Honestly, the idea of trying to find a plus-size wedding gown freaked me out. The last thing I wanted was for my "special day" to be darkened by the bridal industry's insistence that fat people don't get married and die alone. That was one of the largest factors in my anti-wedding stance.
The fiscal investment was another; when I started looking at average wedding costs, I really had no idea how I would pay for something like that. Nor did I have any expectation that our families would pay for it. I had a few people tell me that if Ed and I couldn't afford to get married then we weren't ready to be married -- and that just didn't make any damn sense. Marriage doesn't come with a price of admission that way.
Honestly, the classism of that comment made me want to barf. And then have a wedding just so I could not invite those people.
Then I found this book called "Let's Elope: The Definitive Guide to Eloping, Destination Weddings, and Other Creative Wedding Options." Yes, that's a hell of a title. And the book itself was surprisingly skimpy for all the promise on the cover -- it didn't tell me a lot of new info. But it cemented the idea that, if we were to have a ceremony, it would really be for the benefit of other people.
Ed and I are not really traditional people. I like other people, a whole heck of a lot. But I didn't want to get married to other people.
We'd already planned a little bit of a vacation -- we decided to combine the getting married thing and the roadtrip plan. Originally, we thought we'd drive as far as we could in, like, three days, and get married wherever we wound up. It was our own version of a destination wedding.
Then I started looking at marriage licensing in other states and realized that was far more complicated than either of us wanted to deal with.
Ed bought the marriage license in Orange County, Florida. A week later, we tied the knot.
We had our choice of marriage certificates, from a basic scrolly model to a watercolor that included a set of Mickey ears on a Disney watertower. We didn't opt for the Disney certificate -- no Mickey Mouse marriage for us!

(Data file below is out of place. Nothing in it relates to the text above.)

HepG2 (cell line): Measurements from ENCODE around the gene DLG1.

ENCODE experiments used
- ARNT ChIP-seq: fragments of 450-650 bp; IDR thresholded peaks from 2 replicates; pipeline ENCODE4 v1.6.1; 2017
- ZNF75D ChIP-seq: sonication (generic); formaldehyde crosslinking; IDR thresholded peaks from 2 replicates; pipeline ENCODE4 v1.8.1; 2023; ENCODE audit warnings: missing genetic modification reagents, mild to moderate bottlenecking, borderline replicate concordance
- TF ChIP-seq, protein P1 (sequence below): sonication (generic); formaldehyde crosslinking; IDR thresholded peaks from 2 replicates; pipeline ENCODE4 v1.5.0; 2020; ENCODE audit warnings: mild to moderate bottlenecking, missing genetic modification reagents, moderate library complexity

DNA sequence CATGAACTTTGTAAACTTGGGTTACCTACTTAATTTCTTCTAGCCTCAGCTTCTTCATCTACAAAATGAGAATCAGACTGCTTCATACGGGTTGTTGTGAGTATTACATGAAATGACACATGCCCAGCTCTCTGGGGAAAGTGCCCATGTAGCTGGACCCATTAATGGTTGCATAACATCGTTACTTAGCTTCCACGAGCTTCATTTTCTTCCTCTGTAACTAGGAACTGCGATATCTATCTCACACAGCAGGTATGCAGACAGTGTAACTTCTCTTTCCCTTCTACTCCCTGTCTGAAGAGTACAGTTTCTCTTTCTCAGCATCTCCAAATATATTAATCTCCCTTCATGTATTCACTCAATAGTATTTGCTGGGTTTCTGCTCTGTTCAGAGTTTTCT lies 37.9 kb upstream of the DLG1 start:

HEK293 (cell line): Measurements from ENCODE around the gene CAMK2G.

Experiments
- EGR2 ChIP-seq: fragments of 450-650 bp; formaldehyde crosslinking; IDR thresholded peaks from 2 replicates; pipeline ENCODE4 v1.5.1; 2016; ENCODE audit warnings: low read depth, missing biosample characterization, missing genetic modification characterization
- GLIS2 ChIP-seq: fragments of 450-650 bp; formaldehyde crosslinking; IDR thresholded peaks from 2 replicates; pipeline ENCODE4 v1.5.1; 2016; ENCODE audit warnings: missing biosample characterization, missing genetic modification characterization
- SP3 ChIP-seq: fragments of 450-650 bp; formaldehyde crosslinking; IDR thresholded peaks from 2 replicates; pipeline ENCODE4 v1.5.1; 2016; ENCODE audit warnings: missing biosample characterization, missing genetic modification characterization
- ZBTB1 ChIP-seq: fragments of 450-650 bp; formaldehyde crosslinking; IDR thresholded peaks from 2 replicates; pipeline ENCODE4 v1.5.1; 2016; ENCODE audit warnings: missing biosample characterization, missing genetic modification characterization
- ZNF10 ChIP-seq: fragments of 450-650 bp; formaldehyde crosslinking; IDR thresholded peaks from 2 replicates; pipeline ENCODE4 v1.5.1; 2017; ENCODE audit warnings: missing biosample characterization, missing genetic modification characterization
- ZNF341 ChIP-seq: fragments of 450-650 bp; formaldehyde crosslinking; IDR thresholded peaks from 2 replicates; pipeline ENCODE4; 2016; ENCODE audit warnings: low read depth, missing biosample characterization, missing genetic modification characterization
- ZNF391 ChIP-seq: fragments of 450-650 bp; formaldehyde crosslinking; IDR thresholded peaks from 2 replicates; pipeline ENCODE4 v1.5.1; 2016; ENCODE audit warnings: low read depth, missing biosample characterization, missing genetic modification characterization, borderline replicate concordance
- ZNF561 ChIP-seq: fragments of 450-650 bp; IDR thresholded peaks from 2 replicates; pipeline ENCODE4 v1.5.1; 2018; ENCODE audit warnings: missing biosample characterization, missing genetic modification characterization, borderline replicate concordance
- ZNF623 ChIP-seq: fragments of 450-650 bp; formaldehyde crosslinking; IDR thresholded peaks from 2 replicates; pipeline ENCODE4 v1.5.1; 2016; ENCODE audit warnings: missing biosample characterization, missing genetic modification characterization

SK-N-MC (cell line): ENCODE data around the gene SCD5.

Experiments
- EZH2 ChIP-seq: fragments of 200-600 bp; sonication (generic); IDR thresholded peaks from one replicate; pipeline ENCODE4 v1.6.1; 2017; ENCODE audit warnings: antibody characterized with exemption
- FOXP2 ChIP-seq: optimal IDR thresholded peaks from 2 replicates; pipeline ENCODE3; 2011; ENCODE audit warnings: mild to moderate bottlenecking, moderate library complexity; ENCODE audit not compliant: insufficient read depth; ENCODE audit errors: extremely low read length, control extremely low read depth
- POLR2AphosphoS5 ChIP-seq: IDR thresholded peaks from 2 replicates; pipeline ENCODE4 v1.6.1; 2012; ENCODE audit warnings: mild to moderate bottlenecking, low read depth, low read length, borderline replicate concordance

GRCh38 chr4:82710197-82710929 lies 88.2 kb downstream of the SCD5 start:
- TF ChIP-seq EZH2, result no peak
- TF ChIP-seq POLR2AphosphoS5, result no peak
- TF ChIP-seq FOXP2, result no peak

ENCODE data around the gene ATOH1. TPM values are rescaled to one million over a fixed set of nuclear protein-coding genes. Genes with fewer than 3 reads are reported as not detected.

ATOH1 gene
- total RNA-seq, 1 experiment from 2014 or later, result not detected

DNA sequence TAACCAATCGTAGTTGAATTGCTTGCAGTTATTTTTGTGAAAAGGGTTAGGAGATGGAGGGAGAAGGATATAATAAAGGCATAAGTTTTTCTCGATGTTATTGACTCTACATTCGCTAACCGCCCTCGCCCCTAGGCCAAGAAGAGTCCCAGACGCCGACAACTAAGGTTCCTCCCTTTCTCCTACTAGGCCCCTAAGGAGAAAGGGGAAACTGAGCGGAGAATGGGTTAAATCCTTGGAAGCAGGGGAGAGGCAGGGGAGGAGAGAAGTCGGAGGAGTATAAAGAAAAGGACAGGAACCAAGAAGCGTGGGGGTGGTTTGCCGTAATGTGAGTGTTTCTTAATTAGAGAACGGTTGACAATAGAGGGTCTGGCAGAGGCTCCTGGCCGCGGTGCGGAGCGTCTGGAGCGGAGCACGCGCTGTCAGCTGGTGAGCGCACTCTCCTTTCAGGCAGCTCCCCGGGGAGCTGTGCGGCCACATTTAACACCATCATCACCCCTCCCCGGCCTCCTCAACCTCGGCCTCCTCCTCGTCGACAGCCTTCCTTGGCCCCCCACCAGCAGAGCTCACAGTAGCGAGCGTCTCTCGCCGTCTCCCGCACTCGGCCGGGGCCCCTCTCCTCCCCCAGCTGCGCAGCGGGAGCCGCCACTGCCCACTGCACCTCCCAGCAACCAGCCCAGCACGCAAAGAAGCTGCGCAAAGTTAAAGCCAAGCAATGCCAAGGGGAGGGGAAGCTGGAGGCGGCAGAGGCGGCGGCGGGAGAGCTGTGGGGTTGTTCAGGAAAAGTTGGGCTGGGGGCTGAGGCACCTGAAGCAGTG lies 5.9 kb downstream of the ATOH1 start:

I didn't expect to, but I still cried during the ceremony, standing in that ridiculous little room holding hands with Ed. I had to reevaluate how much I thought marriage meant. I hadn't figured it would make a big difference in our lives, in our we regarded each other.
And in the really important ways, marriage didn't change a thing about us. But it has changed our lives in other ways -- mostly for the better.
When we left the courthouse, Ed and I text messaged our friends: What did you do today? Because we got married.
Honestly, y'all, that was so much fun I can't even tell you. We started getting phone calls and hearing from loved ones, and it was totally joyful. People really were surprised!
We drove around the Southeastern United States for 10 days. We visited friends and family and stayed in quirky little motels. We visited roadside attractions. We drove part of the Natches Trace. And when we got back, we had a party, catered by our local favorite snowcone guy. Wedding cake snow cones are the new hotness.
Looking back on it, after 4 years and some months of marriage, I have no regrets. Actually, I take that back. I should have bought something awesome to wear. Because talk about a missed-out-on fashion opportunity! But other than that, our wedding was perfect for us: private and meaningful, and maybe the only thing that truly has been just for us.
We'd wanted to hit the road on our roadtrip turned honeymoon, but we had to stop at a gas station before we left town.
"Yeah," I overheard Ed say to some guy at the gas pump, "That's my wife." And that's how I knew I really was married.